Sexual desire, which ranges from happy marital consummation to free-floating lust, plays an important role in Luria’s story. It is an impulse we conventionally associate with youth, but this septuagenarian has it in abundance, if ambivalently. That alluring naked woman transmogrified into a mummy angrily confronts him years after the encounter and tells him, “you lusted after me.” When he responds that if it was lust, he “blocked” it, she asks, “Who asked you to block it?” The phenomenon of blocked lust is a familiar theme in Yehoshua, and it is especially important here in Luria’s relation to the beautiful daughter of the Palestinian family on the Negev hilltop.
The father of the family had been a school teacher in a West Bank village. His wife, suffering from a grave cardiac condition, needed a heart transplant, which was possible only in Israel. In order to afford the procedure, the teacher sold a plot of land in the village using old Ottoman documents for the property that would prove to be invalid. Meanwhile, with no heart available for the transplant, his wife died, and the sale infuriated his fellow villagers. Without documents, he fled across the border into Israel with his son and daughter, who took on the names Ofer and Ayala, both of which mean “deer” (as does the name Zvi). When Luria first meets these undocumented, Hebrew-speaking Palestinians, he asks them, puzzled, “Excuse me, what are you? Jews or not?” The lovely Ayala responds:
“Jews? What for?”
“So you’re Palestinians?” concludes Luria.
“We were,” she answers sadly, “we once were, but no longer.”
“So now, what are you? Just Israelis?”
“Not yet, but maybe we will be, maybe . . .”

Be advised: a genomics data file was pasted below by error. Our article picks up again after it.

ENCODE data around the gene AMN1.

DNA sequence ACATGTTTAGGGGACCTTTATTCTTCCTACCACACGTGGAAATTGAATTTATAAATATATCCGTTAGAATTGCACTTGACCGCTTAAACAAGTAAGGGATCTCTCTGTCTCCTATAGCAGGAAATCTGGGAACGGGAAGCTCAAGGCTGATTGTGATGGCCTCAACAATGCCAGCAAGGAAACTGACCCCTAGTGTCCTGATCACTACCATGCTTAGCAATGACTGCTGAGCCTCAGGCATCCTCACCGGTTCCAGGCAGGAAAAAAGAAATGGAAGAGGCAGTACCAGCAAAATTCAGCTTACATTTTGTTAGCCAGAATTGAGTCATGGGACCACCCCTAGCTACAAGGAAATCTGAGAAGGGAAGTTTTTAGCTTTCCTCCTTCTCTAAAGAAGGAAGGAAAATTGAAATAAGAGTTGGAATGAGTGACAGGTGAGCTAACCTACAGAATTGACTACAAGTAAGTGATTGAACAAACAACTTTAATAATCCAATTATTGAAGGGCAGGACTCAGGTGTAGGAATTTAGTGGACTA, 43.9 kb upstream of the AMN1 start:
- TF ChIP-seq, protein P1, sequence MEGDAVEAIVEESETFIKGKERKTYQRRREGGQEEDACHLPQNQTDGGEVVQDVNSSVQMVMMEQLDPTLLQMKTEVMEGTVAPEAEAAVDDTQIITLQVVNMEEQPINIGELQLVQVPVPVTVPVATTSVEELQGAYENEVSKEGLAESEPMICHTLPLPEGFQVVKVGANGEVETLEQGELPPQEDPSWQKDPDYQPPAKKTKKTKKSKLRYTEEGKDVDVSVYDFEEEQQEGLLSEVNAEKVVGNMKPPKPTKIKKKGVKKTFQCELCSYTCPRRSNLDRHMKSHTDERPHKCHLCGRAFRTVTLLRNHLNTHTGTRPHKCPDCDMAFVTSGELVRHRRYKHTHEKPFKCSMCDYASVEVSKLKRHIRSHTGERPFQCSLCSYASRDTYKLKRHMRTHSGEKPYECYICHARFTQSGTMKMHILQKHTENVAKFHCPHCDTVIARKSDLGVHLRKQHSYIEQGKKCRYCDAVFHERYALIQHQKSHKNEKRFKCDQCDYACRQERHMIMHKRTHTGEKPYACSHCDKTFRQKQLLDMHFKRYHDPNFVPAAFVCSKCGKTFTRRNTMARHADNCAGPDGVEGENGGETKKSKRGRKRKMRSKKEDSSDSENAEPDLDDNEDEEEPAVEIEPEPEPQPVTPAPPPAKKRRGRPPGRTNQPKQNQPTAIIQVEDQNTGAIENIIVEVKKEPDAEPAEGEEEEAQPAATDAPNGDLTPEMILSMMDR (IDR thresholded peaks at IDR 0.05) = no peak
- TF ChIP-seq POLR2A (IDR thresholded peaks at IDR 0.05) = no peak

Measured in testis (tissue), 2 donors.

When the young woman no longer knows how to respond to these questions about their identity, her father intervenes, “Meanwhile, sir, we are Nabateans, we have gone back to being Nabateans.” It turns out that the hill on which they are encamped was once inhabited by Nabateans, an ancient people of the region neither Jewish nor Arab, famous for the city of Petra in Jordan they hewed out of red sandstone. The idea that this family is now Nabatean is, of course, a little crazy, but it aligns with still another aspect of shifting identity introduced by Yehoshua: the notion that the Arabs of Palestine once were Jews, converted in the Islamic conquest, and could theoretically revert to being Jews. At least according to Luria, it is an idea that was entertained by Ben-Gurion and Yitzhak Ben-Zvi. Faithful readers of Yehoshua may recall that the chronologically first of the titular Mr. Manis, losing his grip on sanity, goes wandering through the dangerous streets of Jerusalem’s Old City in search of the hidden Jews within the Arabs. Yehoshua appears to regard this idea as a seductive fantasy, which, if only it were true, might be the basis for resolving the conflict between the two peoples.